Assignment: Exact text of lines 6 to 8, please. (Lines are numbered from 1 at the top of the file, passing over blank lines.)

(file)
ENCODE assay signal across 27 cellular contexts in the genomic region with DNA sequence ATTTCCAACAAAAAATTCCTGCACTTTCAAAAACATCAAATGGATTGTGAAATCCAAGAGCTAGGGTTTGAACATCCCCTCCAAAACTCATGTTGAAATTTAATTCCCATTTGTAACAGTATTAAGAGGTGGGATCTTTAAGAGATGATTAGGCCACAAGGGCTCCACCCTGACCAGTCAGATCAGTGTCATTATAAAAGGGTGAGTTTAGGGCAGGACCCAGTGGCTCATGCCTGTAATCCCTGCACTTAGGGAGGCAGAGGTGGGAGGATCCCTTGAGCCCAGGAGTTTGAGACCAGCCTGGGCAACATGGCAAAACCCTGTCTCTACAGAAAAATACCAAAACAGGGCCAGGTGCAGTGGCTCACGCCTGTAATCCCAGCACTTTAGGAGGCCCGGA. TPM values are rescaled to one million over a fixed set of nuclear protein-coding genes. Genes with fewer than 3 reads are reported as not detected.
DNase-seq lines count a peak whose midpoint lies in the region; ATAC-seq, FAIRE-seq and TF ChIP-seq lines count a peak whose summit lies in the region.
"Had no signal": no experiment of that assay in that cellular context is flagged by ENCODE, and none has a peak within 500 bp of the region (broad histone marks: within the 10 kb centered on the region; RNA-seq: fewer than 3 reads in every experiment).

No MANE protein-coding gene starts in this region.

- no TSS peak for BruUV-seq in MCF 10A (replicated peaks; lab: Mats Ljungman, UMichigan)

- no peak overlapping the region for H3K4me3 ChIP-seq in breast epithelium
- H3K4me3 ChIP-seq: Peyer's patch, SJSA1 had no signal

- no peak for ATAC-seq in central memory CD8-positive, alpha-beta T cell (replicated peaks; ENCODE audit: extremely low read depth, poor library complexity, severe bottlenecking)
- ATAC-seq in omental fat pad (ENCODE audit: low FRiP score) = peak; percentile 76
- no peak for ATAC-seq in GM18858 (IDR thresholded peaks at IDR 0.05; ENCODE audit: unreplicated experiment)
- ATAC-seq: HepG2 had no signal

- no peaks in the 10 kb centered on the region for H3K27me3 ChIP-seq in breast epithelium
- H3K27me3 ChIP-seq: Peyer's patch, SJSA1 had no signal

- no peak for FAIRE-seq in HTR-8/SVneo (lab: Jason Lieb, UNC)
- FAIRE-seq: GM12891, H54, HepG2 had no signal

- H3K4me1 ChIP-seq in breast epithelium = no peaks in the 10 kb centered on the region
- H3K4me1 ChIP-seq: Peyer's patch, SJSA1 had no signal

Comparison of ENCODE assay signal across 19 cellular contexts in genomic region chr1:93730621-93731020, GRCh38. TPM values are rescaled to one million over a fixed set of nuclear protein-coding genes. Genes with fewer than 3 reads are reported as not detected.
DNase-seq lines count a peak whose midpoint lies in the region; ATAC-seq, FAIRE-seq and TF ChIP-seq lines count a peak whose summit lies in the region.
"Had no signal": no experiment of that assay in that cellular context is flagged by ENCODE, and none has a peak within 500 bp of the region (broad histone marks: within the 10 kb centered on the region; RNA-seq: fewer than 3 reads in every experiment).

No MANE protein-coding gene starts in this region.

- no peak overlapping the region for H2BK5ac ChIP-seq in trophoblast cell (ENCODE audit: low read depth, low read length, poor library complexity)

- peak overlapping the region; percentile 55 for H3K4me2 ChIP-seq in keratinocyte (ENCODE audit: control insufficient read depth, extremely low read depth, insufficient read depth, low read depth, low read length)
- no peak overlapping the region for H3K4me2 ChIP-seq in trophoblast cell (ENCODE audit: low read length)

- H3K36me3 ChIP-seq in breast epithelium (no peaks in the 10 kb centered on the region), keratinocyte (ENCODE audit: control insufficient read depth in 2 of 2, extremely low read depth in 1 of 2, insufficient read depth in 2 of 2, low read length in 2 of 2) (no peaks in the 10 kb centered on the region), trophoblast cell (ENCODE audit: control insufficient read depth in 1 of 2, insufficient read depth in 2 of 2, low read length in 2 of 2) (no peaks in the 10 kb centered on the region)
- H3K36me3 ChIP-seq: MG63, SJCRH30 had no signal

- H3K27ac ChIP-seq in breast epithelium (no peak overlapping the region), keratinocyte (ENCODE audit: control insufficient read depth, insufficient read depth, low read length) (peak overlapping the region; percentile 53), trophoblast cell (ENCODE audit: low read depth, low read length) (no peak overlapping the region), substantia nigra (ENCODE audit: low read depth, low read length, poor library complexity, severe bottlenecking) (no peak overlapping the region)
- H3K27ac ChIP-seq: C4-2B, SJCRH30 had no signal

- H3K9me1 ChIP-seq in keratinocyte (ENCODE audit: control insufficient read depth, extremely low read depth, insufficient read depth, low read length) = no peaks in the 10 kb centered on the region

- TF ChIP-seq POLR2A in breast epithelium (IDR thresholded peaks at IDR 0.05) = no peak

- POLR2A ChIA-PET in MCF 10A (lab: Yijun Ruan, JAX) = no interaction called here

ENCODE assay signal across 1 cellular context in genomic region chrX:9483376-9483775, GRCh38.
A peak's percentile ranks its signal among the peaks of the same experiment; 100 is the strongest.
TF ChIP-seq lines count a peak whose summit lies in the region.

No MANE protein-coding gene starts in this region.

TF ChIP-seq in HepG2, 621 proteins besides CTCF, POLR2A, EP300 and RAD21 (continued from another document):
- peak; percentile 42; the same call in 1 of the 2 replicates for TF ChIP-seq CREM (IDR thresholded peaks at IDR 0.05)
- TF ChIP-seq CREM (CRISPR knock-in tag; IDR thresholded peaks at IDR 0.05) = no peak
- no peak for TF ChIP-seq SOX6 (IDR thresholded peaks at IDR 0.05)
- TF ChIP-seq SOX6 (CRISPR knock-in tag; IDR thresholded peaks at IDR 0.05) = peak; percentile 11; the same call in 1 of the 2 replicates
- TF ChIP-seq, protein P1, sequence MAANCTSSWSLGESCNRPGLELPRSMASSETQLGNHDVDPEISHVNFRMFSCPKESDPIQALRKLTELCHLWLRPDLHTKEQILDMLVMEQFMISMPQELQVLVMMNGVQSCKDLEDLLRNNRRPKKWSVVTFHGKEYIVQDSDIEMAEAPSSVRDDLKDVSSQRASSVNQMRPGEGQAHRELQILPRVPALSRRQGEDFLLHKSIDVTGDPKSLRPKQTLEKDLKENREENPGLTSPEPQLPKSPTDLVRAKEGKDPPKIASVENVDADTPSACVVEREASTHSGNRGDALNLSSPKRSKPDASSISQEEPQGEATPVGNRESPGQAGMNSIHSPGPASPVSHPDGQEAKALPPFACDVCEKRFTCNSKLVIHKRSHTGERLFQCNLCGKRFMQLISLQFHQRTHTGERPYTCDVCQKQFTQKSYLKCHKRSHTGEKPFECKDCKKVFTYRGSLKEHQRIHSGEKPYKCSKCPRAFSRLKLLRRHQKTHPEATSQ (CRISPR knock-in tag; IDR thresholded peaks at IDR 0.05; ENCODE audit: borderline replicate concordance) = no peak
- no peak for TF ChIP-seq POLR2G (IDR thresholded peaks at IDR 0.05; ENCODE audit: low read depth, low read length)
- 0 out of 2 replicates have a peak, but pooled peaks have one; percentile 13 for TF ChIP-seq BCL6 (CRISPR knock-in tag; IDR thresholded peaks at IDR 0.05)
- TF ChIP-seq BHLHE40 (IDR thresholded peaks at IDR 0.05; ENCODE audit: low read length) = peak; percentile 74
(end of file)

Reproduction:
- no peak overlapping the region for H3K4me3 ChIP-seq in breast epithelium
- H3K4me3 ChIP-seq: Peyer's patch, SJSA1 had no signal

- no peak for ATAC-seq in central memory CD8-positive, alpha-beta T cell (replicated peaks; ENCODE audit: extremely low read depth, poor library complexity, severe bottlenecking)